Advocates urge FCC to give Internet users choice under proposed privacy rules

From left, Katharina Kopp of the Center for Democracy and Technology, and Debra Berlyn of Consumer Policy Solution look on as Jules Polonetsky of the Future of Privacy Forum speaks. (FedScoop)


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Online privacy and consumer advocates are calling on federal regulators to give Internet users greater choice about the use of their information under new privacy rules under consideration for broadband service providers.

With the Federal Communications Commission’s release of a proposal for rules for Internet service providers, experts at a panel discussion hosted by the nonprofit Future of Privacy Forum pressed the agency to give consumers a clear choice about whether they share data with their Internet providers.

“We have to put the individuals back into the driver’s seat,” said Katharina Kopp, director of the Center for Democracy and Technology’s privacy and data project.

Kopp emphasized that service providers are “critical gatekeepers” of consumers’ data, and she believes that all users deserve the chance to “opt in or opt out” of providing their data to ISPs. In the draft version of the rules released Thursday, the FCC did include just such a provision, which Kopp hopes to see included in the final version of the document.

While Kopp conceded that she’d rather see “comprehensive” federal legislation address this privacy issue, she noted that this question of autonomy is a critical one for the FCC to consider.

Debra Berlyn, president of the advocacy group Consumer Policy Solutions, heartily agreed with that point, based on her work to get older Americans online. She believes the senior population remains “the most digitally divided group in United States,” and one of the key factors driving that disparity are senior citizens’ concerns about security and privacy.

Berlyn cited a survey by her group which found that seven in 10 senior citizens avoid commonplace Internet activities, like online banking or shopping, because of privacy concerns. Accordingly, Berlyn sees the need for clear rules about privacy that empower users to make decisions about their data to cut down on that sort of uncertainty.

“We don’t want concerns about privacy to slow down adoption and online usage,” Berlyn said.

Berlyn added that she feels the FCC and Federal Trade Commission “need to work together for a comprehensive plan for privacy protection” to help create the sort of clear standards that will encourage broadband adoption.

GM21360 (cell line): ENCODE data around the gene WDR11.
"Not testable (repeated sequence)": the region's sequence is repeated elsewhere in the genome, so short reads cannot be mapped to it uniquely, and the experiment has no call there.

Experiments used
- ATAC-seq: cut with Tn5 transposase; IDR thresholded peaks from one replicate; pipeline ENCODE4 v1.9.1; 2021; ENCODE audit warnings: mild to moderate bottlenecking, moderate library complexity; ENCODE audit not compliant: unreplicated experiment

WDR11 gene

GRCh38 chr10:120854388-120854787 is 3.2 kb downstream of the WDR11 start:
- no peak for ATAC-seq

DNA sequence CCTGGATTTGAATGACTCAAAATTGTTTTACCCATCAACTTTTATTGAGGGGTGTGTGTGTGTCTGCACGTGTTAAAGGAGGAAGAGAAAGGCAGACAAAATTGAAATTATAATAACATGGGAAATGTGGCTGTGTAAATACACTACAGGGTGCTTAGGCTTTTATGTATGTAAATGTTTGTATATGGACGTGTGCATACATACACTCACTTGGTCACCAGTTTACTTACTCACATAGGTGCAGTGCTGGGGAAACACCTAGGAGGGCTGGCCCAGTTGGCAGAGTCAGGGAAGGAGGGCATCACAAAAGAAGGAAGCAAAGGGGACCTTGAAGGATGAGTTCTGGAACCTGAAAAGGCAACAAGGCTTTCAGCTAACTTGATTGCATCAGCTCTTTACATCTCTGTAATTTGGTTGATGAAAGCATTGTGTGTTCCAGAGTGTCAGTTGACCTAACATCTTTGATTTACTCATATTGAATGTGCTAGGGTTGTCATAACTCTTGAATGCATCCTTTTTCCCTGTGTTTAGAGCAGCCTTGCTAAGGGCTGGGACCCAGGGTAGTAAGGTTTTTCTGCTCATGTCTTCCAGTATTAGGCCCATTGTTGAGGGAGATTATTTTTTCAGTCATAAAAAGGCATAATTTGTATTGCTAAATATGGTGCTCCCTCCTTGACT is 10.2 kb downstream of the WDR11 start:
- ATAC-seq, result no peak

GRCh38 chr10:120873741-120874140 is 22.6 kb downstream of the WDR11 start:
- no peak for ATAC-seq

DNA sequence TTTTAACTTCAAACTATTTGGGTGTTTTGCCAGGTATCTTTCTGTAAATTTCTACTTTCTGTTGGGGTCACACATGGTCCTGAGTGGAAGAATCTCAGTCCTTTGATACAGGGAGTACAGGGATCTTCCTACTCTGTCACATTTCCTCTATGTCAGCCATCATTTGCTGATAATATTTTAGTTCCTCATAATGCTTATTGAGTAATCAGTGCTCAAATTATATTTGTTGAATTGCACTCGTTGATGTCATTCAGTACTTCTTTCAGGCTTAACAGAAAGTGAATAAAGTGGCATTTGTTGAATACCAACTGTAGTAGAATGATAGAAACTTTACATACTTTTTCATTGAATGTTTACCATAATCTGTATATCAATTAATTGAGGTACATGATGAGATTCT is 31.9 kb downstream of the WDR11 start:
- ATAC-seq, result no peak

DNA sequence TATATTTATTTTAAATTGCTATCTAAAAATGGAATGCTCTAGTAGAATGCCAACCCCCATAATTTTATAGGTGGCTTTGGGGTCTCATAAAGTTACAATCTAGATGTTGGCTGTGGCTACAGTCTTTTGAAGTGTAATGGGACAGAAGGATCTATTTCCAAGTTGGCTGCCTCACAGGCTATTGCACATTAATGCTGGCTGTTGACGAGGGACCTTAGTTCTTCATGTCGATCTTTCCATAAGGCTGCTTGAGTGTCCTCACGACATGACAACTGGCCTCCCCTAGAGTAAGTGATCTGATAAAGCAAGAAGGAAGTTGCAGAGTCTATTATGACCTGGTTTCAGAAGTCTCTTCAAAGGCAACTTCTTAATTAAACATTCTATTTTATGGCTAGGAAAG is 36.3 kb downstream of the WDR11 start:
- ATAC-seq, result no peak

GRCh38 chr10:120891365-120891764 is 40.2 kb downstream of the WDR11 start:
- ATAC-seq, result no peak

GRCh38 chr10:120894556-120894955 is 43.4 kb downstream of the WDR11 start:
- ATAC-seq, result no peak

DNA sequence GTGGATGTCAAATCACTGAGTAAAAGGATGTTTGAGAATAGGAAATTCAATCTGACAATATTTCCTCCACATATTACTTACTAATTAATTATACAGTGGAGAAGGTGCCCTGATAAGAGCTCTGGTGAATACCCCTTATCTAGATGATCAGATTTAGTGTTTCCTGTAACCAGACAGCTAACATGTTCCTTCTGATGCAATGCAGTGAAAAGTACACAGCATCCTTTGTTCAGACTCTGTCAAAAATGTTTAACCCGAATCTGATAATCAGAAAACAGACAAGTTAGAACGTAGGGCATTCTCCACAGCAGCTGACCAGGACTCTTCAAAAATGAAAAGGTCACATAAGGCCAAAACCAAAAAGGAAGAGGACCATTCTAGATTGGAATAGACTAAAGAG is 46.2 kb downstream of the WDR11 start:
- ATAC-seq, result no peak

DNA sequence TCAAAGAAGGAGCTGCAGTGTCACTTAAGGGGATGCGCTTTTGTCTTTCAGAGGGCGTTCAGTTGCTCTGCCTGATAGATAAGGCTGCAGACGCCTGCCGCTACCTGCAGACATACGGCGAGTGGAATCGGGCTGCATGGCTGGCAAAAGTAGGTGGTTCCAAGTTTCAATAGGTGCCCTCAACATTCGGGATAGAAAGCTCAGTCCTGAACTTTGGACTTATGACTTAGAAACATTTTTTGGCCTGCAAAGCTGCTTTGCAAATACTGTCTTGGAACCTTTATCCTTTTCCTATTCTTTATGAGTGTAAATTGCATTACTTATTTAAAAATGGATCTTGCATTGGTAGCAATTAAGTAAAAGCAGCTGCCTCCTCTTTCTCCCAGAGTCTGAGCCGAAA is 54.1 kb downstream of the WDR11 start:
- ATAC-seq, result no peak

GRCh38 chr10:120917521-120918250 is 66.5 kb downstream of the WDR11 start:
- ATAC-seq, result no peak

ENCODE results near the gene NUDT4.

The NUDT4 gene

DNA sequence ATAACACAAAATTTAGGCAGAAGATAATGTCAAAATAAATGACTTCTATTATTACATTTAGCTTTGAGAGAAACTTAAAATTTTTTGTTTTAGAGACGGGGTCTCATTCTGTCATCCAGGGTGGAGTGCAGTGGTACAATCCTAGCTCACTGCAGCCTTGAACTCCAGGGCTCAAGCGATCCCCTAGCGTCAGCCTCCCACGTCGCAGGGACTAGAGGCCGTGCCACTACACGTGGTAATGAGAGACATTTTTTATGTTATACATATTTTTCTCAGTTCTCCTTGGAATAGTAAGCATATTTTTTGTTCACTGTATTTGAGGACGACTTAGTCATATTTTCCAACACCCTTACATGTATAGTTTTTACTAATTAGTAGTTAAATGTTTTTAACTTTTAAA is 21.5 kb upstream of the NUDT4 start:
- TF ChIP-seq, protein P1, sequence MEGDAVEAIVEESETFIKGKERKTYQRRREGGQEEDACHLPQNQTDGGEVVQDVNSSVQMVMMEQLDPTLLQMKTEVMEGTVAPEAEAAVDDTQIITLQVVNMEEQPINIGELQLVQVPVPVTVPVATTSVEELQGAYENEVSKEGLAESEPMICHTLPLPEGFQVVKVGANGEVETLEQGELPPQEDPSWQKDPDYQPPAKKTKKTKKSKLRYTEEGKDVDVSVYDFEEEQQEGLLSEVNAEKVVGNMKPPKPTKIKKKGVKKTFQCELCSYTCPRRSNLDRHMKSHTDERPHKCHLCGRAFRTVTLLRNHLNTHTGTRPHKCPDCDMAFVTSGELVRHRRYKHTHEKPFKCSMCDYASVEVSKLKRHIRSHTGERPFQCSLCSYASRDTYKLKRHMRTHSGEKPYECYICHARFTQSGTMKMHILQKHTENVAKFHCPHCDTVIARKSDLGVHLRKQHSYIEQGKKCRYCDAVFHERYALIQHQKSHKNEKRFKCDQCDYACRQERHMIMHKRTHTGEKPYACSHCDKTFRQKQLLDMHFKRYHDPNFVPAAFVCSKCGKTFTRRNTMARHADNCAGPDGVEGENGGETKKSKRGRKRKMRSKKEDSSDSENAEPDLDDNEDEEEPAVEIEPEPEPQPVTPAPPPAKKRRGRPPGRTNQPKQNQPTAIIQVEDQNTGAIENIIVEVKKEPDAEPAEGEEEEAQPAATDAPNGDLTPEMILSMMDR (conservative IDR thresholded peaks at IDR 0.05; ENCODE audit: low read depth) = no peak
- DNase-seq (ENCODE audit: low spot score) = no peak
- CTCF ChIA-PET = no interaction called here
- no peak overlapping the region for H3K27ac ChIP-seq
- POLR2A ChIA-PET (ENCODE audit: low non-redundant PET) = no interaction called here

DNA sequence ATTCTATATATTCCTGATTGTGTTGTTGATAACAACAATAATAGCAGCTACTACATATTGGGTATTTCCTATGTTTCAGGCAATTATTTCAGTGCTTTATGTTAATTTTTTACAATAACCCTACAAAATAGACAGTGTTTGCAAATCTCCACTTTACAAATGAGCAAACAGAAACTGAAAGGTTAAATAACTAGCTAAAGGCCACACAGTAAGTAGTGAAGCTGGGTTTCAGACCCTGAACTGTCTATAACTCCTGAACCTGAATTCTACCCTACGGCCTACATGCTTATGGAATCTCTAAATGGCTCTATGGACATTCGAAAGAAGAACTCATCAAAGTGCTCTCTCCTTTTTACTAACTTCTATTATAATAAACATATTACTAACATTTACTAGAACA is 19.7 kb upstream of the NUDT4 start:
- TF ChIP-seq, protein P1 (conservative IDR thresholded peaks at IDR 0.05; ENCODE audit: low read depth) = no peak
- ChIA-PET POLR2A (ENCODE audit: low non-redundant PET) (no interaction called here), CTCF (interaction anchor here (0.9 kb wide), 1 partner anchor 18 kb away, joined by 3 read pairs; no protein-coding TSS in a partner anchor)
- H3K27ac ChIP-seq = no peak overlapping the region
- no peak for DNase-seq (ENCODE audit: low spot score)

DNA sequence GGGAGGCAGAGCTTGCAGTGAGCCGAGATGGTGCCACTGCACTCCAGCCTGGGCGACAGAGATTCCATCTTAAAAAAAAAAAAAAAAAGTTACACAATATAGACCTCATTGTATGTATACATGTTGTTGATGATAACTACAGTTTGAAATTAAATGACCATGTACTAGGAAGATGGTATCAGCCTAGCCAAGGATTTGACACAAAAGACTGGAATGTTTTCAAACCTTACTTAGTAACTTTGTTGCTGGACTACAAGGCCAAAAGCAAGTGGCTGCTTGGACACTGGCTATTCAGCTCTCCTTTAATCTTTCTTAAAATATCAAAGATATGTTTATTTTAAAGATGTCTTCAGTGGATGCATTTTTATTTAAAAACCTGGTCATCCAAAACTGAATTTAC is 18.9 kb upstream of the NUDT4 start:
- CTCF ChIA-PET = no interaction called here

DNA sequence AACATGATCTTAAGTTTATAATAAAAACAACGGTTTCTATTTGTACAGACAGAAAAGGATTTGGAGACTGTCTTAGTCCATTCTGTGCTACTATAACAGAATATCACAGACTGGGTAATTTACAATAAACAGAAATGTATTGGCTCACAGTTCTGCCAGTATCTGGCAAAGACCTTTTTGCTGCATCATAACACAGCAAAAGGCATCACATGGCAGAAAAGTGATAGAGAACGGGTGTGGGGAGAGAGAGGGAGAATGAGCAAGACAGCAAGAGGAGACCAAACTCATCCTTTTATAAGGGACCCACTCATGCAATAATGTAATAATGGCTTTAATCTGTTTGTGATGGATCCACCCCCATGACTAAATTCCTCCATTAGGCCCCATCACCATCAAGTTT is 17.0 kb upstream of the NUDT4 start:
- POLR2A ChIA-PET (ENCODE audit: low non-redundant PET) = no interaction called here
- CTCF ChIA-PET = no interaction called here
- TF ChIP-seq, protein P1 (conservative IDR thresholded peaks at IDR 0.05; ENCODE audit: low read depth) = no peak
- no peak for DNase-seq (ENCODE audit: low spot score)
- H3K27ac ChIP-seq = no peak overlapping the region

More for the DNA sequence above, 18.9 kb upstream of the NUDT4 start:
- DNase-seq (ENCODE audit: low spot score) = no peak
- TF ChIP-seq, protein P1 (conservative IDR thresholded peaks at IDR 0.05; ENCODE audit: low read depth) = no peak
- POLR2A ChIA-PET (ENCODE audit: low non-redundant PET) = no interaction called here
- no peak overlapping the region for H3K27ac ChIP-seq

However, Jim Halpert, partner at the international business law firm DLA Piper, cautioned that strict rules by regulators could discourage smaller providers from entering the broadband market, reducing options for consumers.

“The main function of the FCC is to promote competition and protect consumers’ pocketbooks, not think about privacy,” Halpert said. “This could discourage new entrants, who don’t have the infrastructure for this kind of compliance.”

Peter Swire, a professor of law and ethics at the Georgia Institute of Technology, suggested that the FCC’s focus on Internet service providers could be misplaced. In a paper released late last month, he wrote that providers don’t have the “comprehensive visibility” of users’ data that most people believe they possess.

Specifically, he believes that website encryption “changes the whole equation,” cutting off providers’ access to all but the most broadly defined data from users. He noted that his survey of the top 50 most popular websites on the Internet revealed that 42 use encryption in some form.

Swire added that his research suggests that roughly half of all Internet traffic is now encrypted, up from roughly 14 percent of traffic two years ago. He also predicted that 70 percent of all traffic would be encrypted by the end of this year.

“The easiest answer for that is the Snowden effect,” Swire said. “Companies have really ramped up their encryption.”

Accordingly, he argued the FCC should focus more on the privacy issues surrounding targeted online advertising instead of simply targeting the service providers themselves.

However, Kopp cautioned that those encryption adoption numbers may sound significant, but huge amounts of Internet traffic remains unprotected and she feels “we won’t reach 100 percent encryption” for a long time yet.

“We can debate the exact numbers, but it seems more of a debate over whether the glass is half full or half empty,” Kopp said.

Even if a site is encrypted, Kopp believes that providers can still track metadata, particularly regarding location or usage patterns, which can violate users’ privacy. As the release of the FCC’s rules on broadband privacy nears, Kopp hopes that regulators don’t lose focus on the importance of these sorts of concerns.

“This is a rare and important occasion for the FCC to clarify privacy for broadband customers,” Kopp said.

Contact the reporter at, and follow him on Twitter @AlexKomaSNG.

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Agencies, broadband, Center for Democracy and Technology, Cloud, Cybersecurity, Federal Trade Commission, Future of Privacy Forum, Government IT News, mobile and wireless, privacy, Regulations & Oversight, Tech
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